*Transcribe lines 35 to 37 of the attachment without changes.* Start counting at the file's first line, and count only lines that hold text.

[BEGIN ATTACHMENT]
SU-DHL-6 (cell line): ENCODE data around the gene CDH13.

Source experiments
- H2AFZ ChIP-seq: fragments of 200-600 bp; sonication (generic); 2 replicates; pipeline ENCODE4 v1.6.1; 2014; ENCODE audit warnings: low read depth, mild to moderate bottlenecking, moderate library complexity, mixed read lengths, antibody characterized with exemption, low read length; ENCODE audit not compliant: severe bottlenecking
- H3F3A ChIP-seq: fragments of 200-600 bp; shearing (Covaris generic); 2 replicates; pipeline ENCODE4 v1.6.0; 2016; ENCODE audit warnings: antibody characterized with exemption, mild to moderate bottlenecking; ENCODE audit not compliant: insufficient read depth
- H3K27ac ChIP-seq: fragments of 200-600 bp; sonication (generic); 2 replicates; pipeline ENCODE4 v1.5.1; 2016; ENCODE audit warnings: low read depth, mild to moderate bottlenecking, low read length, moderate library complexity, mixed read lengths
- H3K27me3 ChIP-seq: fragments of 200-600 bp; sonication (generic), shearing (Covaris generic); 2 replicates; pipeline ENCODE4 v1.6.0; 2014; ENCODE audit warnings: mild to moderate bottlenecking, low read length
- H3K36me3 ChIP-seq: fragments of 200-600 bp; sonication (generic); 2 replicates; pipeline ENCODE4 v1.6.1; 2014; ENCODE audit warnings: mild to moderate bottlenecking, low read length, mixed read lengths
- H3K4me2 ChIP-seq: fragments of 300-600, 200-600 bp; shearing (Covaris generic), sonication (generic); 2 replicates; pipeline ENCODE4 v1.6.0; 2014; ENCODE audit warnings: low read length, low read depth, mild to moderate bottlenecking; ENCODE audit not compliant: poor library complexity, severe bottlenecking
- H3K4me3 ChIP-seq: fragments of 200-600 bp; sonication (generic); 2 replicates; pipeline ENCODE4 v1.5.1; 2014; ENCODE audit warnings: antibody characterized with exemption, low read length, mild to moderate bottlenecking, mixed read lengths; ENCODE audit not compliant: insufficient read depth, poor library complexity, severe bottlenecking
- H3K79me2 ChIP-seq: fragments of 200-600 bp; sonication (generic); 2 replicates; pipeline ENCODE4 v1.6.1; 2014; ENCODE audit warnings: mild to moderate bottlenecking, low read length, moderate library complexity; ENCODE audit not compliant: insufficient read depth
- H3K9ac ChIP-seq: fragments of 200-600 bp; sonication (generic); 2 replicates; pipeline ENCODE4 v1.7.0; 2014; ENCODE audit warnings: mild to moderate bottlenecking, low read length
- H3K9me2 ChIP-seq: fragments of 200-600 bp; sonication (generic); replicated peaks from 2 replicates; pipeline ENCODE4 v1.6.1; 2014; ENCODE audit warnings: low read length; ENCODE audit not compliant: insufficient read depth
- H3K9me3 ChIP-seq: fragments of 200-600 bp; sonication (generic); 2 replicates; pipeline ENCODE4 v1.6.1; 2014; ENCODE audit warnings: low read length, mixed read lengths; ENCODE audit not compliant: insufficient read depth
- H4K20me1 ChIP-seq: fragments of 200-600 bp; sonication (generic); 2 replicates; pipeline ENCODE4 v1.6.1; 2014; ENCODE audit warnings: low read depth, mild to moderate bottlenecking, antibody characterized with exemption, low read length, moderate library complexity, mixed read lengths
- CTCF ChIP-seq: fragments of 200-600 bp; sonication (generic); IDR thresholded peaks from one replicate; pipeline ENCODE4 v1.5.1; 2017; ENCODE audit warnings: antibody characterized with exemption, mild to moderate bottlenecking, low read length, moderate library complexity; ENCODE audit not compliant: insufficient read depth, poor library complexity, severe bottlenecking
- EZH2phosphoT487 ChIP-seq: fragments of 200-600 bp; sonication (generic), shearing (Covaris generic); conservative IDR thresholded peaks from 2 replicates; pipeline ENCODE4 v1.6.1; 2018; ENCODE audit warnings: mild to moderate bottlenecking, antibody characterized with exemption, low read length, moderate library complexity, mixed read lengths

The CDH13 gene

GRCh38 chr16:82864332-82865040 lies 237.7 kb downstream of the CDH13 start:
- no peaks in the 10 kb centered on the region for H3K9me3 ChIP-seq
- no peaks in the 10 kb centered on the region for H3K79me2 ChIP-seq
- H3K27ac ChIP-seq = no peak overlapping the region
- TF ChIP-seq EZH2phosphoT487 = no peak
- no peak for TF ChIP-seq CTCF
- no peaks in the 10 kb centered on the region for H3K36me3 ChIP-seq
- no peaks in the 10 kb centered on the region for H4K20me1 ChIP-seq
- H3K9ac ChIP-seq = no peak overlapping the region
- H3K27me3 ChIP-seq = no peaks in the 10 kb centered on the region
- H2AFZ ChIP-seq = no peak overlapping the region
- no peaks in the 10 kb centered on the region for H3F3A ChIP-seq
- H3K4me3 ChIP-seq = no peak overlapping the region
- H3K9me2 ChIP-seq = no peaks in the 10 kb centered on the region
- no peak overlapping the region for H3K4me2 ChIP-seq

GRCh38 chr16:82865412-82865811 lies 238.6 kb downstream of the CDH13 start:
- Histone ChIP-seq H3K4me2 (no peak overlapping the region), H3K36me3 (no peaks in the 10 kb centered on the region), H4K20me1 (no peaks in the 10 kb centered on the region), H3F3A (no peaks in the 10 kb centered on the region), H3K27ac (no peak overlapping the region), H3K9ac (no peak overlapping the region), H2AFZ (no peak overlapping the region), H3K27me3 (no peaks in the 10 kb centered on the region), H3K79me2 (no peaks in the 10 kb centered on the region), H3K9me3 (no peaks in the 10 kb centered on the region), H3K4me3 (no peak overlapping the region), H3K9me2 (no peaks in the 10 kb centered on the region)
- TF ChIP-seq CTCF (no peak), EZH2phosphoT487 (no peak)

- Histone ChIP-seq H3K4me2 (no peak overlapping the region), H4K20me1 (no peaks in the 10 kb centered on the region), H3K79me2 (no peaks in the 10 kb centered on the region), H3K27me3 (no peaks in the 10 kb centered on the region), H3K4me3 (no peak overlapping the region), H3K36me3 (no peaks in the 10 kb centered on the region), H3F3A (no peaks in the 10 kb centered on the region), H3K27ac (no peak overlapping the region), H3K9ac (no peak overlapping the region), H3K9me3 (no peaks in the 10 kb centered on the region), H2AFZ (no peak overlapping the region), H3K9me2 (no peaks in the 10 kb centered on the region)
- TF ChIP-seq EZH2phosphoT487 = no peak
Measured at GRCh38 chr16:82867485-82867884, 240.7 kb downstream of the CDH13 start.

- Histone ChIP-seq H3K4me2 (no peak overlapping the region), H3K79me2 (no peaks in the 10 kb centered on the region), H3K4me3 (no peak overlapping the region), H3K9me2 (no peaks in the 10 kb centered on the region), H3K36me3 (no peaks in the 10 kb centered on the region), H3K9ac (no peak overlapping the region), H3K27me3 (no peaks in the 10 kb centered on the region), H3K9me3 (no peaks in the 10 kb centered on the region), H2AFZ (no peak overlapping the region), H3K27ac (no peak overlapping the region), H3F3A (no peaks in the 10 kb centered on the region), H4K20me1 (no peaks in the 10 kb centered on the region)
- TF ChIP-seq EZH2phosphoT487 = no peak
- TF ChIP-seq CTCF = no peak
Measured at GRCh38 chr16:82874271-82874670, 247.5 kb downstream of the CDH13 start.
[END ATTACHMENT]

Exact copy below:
- TF ChIP-seq CTCF (no peak), EZH2phosphoT487 (no peak)

- Histone ChIP-seq H3K4me2 (no peak overlapping the region), H4K20me1 (no peaks in the 10 kb centered on the region), H3K79me2 (no peaks in the 10 kb centered on the region), H3K27me3 (no peaks in the 10 kb centered on the region), H3K4me3 (no peak overlapping the region), H3K36me3 (no peaks in the 10 kb centered on the region), H3F3A (no peaks in the 10 kb centered on the region), H3K27ac (no peak overlapping the region), H3K9ac (no peak overlapping the region), H3K9me3 (no peaks in the 10 kb centered on the region), H2AFZ (no peak overlapping the region), H3K9me2 (no peaks in the 10 kb centered on the region)
- TF ChIP-seq EZH2phosphoT487 = no peak